To mark the 150th anniversary of the London Underground, the BFI is re-releasing Anthony Asquith's superb silent thriller Underground in selected cinemas this month. Asquith's film was restored in 2009 and has now been given a witty new score by composer and accompanist Neil Brand, recorded live at the Barbican in October 2011 with the BBC Symphony Orchestra. Underground concerns itself with the sort of "ordinary workaday people whose names are just Nell, Bill, Kate and Bert" that are thrown together everyday in the democratic space represented by the capital's subterranean public transport system. The Bert in question is a really rather volatile electrical engineer who works at the Lots Road Power Station in Chelsea (played by the expressive Cyril McLaglen), who falls in love with fellow commuter Nell (Elissa Landi), a shop girl at Selfridges, Oxford Street, after spotting her one morning on the Bakerloo line. Nell, however, only has eyes for Bill (Brian Aherne), a thoroughly decent porter and ticket collector, who finds himself the focus of Bert's murderous jealousy once his overtures to Nell are spurned.
Asquith was the son of Liberal Prime Minister Herbert Asquith but became a committed socialist embarrassed by his aristocratic background, choosing a career in cinema and donning a boiler suit on set at a time when film was considered an utterly disreputable vocation. The young blue blood continued to direct until the mid-1960s, turning out a highly credible body of work that included such highlights as Pygmalion (1938), The Browning Version (1951) and The Importance Of Being Earnest (1952), but remained perennially unfashionable with critics. This only changed at all when the BFI restored his final silent film, A Cottage On Dartmoor (1929), in 2002, although he's still hardly a household name. It's a frightful shame that the poor fellow should be so neglected as he demonstrates considerable technical invention and skill in Underground, betraying a wide array of influences and almost out-Hitchcocking Hitchcock. The rooftop chase and brawl at the power station in particular recalls the Master of Suspense while an earlier fight in a pub, observed by a terminally unimpressed barmaid, is brought to life by a string of clever tricks, culminating in Bill throwing a punch directly to camera. An old lady passing by in the street outside who stops to put up her brolly as stray billiard balls come smashing through the window reveals the consummate ease with which Asquith could switch tone between violent action and comedy. Crowd scenes on escalators meanwhile bring to mind the frantic hive activity that Dziga Vertov made a speciality of capturing while the aftermath of Bert's electrocuting Kate (Norah Baring), the seamstress and fellow boarding house tenant he should have married, is shot in high German expressionist style. Elsewhere, the film packs in bags of native charm, notably in the dreamy picnic scene between Bill and Nell and the comedy of social observation that takes place aboard the Tube in the film's documentary-like opening. Passengers peer over one another's Evening Standards, look affronted when they aren't sufficiently thanked for giving up their seats and grimace in mock-disbelief when two gassing friends chat either side of them. Nothing changes.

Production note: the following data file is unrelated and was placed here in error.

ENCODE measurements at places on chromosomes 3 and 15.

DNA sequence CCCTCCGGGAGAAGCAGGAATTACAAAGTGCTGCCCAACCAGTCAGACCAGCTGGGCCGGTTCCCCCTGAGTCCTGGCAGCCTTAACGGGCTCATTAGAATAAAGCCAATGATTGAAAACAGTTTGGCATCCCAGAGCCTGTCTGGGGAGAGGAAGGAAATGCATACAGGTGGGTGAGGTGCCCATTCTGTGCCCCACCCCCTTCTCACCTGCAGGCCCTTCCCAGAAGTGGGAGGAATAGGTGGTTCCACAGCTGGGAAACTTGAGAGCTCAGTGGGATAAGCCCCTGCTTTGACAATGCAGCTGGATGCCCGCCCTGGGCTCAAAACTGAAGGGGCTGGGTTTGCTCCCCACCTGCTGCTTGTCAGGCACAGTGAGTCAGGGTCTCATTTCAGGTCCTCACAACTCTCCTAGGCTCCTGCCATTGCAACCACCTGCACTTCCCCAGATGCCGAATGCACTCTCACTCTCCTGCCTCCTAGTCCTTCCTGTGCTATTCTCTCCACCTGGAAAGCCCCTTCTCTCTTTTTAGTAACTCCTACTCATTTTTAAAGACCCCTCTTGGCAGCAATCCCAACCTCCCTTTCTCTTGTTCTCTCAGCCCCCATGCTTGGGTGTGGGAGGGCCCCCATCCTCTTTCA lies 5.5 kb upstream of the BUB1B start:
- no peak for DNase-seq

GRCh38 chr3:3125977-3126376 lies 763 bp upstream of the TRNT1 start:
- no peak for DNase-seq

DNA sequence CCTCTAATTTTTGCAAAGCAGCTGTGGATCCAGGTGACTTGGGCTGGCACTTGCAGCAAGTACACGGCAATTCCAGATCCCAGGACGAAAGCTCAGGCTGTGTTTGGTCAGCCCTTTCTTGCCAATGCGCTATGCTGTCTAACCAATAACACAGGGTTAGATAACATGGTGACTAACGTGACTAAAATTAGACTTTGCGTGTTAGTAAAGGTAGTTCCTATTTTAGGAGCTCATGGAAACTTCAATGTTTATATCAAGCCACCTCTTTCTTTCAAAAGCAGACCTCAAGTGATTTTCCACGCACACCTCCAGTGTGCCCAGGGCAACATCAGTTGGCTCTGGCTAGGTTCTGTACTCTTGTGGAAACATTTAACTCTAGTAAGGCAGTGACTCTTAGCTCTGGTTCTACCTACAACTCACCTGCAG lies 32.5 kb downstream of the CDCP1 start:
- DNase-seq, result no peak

Silent London has a magnificent scoop on the film, incidentally, some gorgeous on set pictures taken while Asquith's cast and crew were shooting scenes at Piccadilly Circus, courtesy of the London Transport Museum. For an alternative tribute to the Tube, meanwhile, this one is pretty hard to beat.
Another brilliant but otherwise unrelated cinematic event to check out if you're in London this week is the Hollywood Costume exhibition at the Victoria and Albert Museum in South Kensington, which is entering its final few days. I battled through heaps of snow, fashion students and gay men this evening to see such extraordinary icons of film history as Chaplin's Little Tramp outfit, The Dude's brown towel bathrobe and John Wayne's red bib-front shirt from The Searchers (1956). The exhibition showcases clothing sported by over 100 film characters and includes two velvet gowns worn by Vivian Leigh in Gone With The Wind (1939), Judy Garland's gingham pinafore from The Wizard Of Oz (1939), two Marilyn Monroe knock-outs, including the famous subway grate dress from The Seven Year Itch (1955), a selection of memorable get-ups from the respective wardrobes of Robert De Niro and Meryl Streep, Kim Novak and Tippi Hedren ensembles from Vertigo (1958) and The Birds (1963) and the costumes of any number of heroes and villains from recent blockbusters. Perhaps the most immediately striking items in the collection are the gothic pieces, notably those from Addams Family Values (1993), Tim Burton's Sweeney Todd (2007) and Bram's Stoker's Dracula (1992), with Gary Oldman's sprawling scarlet robe featuring intricate gold dragon embroidery arguably the finest thing on display. Well worth checking out before it closes on January 27th.